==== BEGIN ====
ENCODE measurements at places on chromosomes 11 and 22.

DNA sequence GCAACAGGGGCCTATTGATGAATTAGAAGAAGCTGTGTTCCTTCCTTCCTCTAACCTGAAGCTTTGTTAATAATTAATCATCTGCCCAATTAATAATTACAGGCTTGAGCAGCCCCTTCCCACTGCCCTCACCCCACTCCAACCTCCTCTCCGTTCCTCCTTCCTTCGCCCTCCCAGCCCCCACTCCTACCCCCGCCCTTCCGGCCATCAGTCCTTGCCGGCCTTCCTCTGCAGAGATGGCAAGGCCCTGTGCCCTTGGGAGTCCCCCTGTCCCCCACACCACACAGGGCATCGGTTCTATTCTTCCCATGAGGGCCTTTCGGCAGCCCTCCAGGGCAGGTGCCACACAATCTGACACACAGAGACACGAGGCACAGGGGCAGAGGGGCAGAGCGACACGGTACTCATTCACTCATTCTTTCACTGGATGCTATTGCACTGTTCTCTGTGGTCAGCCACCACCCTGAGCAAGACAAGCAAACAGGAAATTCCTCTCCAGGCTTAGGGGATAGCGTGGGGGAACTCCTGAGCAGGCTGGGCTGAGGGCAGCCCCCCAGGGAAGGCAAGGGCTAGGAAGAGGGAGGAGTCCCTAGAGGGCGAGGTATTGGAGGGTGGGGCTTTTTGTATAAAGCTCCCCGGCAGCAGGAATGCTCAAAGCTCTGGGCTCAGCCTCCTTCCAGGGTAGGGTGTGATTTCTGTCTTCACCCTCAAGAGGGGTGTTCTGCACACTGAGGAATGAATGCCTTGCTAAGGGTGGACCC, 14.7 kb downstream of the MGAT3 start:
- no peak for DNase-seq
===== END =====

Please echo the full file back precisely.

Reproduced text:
ENCODE measurements at places on chromosomes 11 and 22.

DNA sequence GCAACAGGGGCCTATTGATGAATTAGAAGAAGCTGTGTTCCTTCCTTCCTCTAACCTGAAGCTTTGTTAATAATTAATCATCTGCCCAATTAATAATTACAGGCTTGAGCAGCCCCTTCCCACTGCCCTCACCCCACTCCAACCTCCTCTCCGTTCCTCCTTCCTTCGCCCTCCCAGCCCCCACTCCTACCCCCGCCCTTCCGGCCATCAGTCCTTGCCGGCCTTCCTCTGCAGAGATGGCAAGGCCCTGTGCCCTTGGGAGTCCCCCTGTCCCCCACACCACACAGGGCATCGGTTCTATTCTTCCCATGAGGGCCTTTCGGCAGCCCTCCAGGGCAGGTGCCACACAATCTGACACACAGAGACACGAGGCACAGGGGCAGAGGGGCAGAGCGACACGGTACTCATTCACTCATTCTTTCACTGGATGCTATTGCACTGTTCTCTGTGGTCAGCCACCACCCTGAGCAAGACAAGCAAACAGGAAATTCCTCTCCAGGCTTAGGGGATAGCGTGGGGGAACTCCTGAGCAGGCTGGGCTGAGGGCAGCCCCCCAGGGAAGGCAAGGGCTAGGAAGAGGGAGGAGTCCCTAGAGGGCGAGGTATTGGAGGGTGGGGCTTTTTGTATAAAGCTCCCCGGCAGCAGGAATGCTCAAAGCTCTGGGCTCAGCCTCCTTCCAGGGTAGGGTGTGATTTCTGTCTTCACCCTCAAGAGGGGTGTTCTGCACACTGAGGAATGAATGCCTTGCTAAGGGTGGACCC, 14.7 kb downstream of the MGAT3 start:
- no peak for DNase-seq